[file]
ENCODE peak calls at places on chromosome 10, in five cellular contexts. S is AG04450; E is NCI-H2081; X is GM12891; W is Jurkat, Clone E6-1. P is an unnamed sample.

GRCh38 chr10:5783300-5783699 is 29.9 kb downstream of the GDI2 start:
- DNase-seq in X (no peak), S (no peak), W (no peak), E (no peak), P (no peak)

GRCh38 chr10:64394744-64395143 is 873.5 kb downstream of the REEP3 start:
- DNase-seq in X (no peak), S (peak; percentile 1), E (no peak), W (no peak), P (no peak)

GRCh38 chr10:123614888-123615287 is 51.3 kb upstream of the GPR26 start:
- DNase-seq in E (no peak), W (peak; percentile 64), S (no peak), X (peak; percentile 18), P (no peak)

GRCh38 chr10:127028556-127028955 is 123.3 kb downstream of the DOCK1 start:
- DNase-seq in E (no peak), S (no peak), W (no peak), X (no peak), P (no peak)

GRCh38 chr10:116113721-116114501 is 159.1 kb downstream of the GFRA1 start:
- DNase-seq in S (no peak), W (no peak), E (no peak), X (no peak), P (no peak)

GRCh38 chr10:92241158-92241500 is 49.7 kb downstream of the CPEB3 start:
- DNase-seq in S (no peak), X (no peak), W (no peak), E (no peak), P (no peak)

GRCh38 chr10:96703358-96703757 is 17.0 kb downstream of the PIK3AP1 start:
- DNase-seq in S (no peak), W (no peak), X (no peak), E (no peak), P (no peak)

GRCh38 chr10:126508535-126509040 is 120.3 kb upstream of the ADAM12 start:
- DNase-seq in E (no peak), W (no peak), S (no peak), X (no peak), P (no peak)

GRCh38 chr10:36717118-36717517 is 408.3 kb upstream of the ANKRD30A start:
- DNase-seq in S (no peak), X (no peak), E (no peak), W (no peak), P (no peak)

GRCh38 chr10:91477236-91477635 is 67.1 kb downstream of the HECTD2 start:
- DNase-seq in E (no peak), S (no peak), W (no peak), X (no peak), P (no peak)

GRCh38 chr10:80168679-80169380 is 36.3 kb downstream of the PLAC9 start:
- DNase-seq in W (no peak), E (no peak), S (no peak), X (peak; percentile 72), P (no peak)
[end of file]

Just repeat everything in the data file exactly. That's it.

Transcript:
ENCODE peak calls at places on chromosome 10, in five cellular contexts. S is AG04450; E is NCI-H2081; X is GM12891; W is Jurkat, Clone E6-1. P is an unnamed sample.

GRCh38 chr10:5783300-5783699 is 29.9 kb downstream of the GDI2 start:
- DNase-seq in X (no peak), S (no peak), W (no peak), E (no peak), P (no peak)

GRCh38 chr10:64394744-64395143 is 873.5 kb downstream of the REEP3 start:
- DNase-seq in X (no peak), S (peak; percentile 1), E (no peak), W (no peak), P (no peak)

GRCh38 chr10:123614888-123615287 is 51.3 kb upstream of the GPR26 start:
- DNase-seq in E (no peak), W (peak; percentile 64), S (no peak), X (peak; percentile 18), P (no peak)

GRCh38 chr10:127028556-127028955 is 123.3 kb downstream of the DOCK1 start:
- DNase-seq in E (no peak), S (no peak), W (no peak), X (no peak), P (no peak)

GRCh38 chr10:116113721-116114501 is 159.1 kb downstream of the GFRA1 start:
- DNase-seq in S (no peak), W (no peak), E (no peak), X (no peak), P (no peak)

GRCh38 chr10:92241158-92241500 is 49.7 kb downstream of the CPEB3 start:
- DNase-seq in S (no peak), X (no peak), W (no peak), E (no peak), P (no peak)

GRCh38 chr10:96703358-96703757 is 17.0 kb downstream of the PIK3AP1 start:
- DNase-seq in S (no peak), W (no peak), X (no peak), E (no peak), P (no peak)

GRCh38 chr10:126508535-126509040 is 120.3 kb upstream of the ADAM12 start:
- DNase-seq in E (no peak), W (no peak), S (no peak), X (no peak), P (no peak)

GRCh38 chr10:36717118-36717517 is 408.3 kb upstream of the ANKRD30A start:
- DNase-seq in S (no peak), X (no peak), E (no peak), W (no peak), P (no peak)

GRCh38 chr10:91477236-91477635 is 67.1 kb downstream of the HECTD2 start:
- DNase-seq in E (no peak), S (no peak), W (no peak), X (no peak), P (no peak)

GRCh38 chr10:80168679-80169380 is 36.3 kb downstream of the PLAC9 start:
- DNase-seq in W (no peak), E (no peak), S (no peak), X (peak; percentile 72), P (no peak)